1. Afterglow of the early universe

    We see the space between the galaxies as completely black, but it is filled with a very faint glow in the microwave spectrum. This glow is very cold, just under 3 degrees Kelvin and it fills the entire sky. You can hear it yourself as the static on the radio or television.
    Astronomers in the 1960’s were mystified by this phenomenon and at first they believed it to be interference from pigeon droppings in their antenna dish. Later they discovered that this mysterious radiation was the Cosmic Background Radiation and it was a direct leftover from the big bang.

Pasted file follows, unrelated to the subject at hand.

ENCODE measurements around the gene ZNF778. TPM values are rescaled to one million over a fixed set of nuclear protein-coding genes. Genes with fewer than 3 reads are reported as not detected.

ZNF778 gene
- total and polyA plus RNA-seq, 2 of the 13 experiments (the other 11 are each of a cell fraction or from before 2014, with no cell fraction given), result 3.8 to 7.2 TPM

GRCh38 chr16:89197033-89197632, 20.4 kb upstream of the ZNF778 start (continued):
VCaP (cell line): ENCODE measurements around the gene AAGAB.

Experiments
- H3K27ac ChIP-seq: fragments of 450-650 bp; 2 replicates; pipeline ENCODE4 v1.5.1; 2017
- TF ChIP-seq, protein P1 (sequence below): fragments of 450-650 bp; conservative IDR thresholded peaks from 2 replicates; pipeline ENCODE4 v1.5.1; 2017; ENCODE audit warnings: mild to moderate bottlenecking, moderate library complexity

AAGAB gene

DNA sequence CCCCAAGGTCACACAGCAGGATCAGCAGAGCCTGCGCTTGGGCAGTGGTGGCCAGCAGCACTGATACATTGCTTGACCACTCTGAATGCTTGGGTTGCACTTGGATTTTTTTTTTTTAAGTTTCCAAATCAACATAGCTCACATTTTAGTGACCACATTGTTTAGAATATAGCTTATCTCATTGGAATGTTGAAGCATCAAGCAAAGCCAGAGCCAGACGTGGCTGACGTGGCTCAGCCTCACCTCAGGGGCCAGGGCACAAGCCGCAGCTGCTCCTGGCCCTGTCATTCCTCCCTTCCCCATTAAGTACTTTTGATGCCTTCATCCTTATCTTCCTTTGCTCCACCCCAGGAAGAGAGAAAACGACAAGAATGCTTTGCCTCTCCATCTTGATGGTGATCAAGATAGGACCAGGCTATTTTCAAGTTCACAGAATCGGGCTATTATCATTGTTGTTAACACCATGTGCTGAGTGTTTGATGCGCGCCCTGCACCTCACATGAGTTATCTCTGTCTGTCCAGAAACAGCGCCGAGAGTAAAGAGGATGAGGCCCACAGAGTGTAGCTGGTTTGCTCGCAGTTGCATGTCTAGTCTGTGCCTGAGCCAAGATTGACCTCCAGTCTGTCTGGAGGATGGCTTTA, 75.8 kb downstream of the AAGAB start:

When the universe was very young and hot space was filled with almost uniform energy. however, it wasn’t completely smooth, there were tiny quantum fluctuations in the plasma and as the universe cooled and expanded these fluctuations multiplied exponentially and led to the clumping of galaxies we see today. In the image you can see the variations in temperature as different colours.
    You are looking at the echo of the Big Bang.

    Fathom the Universe

    Image: the CBR by NASA’s COBE (Cosmic Background Explorer) satellite


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